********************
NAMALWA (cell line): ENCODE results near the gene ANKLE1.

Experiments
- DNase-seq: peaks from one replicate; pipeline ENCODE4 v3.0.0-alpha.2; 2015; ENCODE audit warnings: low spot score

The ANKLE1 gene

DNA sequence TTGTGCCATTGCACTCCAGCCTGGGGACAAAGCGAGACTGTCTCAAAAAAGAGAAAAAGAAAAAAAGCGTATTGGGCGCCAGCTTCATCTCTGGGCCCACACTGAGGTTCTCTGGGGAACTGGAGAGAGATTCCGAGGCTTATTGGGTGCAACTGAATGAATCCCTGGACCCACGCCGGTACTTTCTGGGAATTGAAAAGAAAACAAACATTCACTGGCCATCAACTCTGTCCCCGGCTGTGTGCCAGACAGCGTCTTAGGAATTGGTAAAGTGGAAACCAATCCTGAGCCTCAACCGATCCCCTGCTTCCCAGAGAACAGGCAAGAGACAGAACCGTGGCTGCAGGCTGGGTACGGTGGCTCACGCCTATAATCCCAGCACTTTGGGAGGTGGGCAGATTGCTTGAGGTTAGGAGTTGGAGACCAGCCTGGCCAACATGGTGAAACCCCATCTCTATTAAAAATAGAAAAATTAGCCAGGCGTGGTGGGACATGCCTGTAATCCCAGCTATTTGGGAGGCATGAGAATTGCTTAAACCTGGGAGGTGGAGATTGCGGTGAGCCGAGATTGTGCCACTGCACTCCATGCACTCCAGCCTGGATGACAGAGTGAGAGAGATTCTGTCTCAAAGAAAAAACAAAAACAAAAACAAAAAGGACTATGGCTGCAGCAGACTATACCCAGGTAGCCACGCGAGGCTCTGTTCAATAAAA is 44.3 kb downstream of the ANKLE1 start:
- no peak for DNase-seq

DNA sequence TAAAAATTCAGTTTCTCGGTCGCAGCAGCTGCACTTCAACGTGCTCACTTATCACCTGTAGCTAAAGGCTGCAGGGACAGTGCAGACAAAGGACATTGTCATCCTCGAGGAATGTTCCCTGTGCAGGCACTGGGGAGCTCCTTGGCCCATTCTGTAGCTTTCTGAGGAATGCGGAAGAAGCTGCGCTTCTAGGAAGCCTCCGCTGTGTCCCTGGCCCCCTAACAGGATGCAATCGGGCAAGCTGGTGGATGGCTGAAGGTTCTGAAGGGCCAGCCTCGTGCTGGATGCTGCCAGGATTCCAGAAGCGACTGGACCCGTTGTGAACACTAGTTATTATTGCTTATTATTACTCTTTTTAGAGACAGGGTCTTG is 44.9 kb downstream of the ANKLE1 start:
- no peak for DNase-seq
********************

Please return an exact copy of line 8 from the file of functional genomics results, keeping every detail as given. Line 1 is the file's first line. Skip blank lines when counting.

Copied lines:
- no peak for DNase-seq